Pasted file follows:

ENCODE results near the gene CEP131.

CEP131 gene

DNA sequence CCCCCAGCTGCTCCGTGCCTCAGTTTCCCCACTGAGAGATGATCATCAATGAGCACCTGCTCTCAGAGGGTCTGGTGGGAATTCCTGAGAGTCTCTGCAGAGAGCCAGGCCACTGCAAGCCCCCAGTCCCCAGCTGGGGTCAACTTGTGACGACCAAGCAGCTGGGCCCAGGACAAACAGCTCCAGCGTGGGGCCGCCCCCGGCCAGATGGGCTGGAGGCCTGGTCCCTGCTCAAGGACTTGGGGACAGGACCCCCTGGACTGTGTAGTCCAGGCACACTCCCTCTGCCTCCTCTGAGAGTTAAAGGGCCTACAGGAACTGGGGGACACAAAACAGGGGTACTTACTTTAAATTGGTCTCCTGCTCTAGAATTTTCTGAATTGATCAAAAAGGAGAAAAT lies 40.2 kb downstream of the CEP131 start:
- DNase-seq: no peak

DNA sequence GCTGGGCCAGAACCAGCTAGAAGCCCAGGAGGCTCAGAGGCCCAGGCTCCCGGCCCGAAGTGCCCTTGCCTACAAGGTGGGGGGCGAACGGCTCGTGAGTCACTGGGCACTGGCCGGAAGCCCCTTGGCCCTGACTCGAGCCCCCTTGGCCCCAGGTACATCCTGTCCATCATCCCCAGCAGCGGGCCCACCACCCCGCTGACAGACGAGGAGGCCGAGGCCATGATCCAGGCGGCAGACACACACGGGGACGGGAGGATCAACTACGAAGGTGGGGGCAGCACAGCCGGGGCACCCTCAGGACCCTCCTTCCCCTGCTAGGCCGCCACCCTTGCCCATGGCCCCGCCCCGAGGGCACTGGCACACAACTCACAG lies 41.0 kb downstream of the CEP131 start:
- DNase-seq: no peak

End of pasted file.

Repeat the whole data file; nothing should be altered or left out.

ENCODE results near the gene CEP131.

CEP131 gene

DNA sequence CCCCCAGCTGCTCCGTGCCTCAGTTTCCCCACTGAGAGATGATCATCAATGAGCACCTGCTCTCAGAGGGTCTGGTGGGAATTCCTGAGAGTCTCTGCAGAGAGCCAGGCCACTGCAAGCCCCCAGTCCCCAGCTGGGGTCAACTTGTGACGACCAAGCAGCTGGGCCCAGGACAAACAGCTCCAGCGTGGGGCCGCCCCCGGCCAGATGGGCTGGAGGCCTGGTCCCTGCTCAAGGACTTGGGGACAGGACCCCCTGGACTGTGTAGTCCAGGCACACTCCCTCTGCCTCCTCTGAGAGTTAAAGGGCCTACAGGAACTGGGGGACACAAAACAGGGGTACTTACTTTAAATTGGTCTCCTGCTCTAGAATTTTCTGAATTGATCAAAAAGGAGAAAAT lies 40.2 kb downstream of the CEP131 start:
- DNase-seq: no peak

DNA sequence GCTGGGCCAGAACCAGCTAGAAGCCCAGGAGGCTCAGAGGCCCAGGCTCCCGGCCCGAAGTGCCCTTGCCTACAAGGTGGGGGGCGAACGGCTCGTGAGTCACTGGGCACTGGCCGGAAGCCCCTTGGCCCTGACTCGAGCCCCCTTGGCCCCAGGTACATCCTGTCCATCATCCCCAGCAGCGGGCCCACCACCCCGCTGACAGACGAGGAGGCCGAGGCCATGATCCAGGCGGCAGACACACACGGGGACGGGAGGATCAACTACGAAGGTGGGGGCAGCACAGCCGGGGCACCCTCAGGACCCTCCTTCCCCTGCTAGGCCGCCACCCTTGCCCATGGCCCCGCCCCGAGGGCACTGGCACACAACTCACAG lies 41.0 kb downstream of the CEP131 start:
- DNase-seq: no peak